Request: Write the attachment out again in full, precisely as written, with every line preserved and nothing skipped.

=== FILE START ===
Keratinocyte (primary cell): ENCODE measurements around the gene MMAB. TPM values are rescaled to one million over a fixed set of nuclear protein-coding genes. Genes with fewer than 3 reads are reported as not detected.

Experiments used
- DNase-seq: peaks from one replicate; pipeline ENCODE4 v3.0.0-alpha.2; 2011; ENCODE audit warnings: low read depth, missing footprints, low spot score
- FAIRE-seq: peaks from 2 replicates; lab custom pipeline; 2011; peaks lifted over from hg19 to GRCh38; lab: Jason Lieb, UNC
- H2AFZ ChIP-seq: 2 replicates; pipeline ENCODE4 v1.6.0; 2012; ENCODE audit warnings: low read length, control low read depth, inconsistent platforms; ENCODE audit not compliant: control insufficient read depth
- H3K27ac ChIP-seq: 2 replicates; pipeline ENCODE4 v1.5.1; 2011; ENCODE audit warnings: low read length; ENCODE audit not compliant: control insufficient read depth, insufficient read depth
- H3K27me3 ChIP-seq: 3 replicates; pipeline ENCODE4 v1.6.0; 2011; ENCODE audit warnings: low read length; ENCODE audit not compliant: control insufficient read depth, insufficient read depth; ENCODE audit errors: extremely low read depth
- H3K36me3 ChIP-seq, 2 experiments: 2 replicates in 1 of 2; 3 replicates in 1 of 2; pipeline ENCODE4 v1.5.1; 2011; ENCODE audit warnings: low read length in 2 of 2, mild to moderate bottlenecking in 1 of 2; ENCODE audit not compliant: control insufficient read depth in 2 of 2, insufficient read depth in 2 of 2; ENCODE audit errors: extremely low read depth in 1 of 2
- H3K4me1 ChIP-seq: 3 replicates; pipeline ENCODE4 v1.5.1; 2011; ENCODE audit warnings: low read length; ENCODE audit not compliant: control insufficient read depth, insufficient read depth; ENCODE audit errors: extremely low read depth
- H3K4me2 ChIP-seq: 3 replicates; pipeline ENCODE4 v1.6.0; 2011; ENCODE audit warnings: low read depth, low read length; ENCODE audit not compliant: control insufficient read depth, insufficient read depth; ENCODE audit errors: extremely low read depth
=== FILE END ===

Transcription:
Keratinocyte (primary cell): ENCODE measurements around the gene MMAB. TPM values are rescaled to one million over a fixed set of nuclear protein-coding genes. Genes with fewer than 3 reads are reported as not detected.

Experiments used
- DNase-seq: peaks from one replicate; pipeline ENCODE4 v3.0.0-alpha.2; 2011; ENCODE audit warnings: low read depth, missing footprints, low spot score
- FAIRE-seq: peaks from 2 replicates; lab custom pipeline; 2011; peaks lifted over from hg19 to GRCh38; lab: Jason Lieb, UNC
- H2AFZ ChIP-seq: 2 replicates; pipeline ENCODE4 v1.6.0; 2012; ENCODE audit warnings: low read length, control low read depth, inconsistent platforms; ENCODE audit not compliant: control insufficient read depth
- H3K27ac ChIP-seq: 2 replicates; pipeline ENCODE4 v1.5.1; 2011; ENCODE audit warnings: low read length; ENCODE audit not compliant: control insufficient read depth, insufficient read depth
- H3K27me3 ChIP-seq: 3 replicates; pipeline ENCODE4 v1.6.0; 2011; ENCODE audit warnings: low read length; ENCODE audit not compliant: control insufficient read depth, insufficient read depth; ENCODE audit errors: extremely low read depth
- H3K36me3 ChIP-seq, 2 experiments: 2 replicates in 1 of 2; 3 replicates in 1 of 2; pipeline ENCODE4 v1.5.1; 2011; ENCODE audit warnings: low read length in 2 of 2, mild to moderate bottlenecking in 1 of 2; ENCODE audit not compliant: control insufficient read depth in 2 of 2, insufficient read depth in 2 of 2; ENCODE audit errors: extremely low read depth in 1 of 2
- H3K4me1 ChIP-seq: 3 replicates; pipeline ENCODE4 v1.5.1; 2011; ENCODE audit warnings: low read length; ENCODE audit not compliant: control insufficient read depth, insufficient read depth; ENCODE audit errors: extremely low read depth
- H3K4me2 ChIP-seq: 3 replicates; pipeline ENCODE4 v1.6.0; 2011; ENCODE audit warnings: low read depth, low read length; ENCODE audit not compliant: control insufficient read depth, insufficient read depth; ENCODE audit errors: extremely low read depth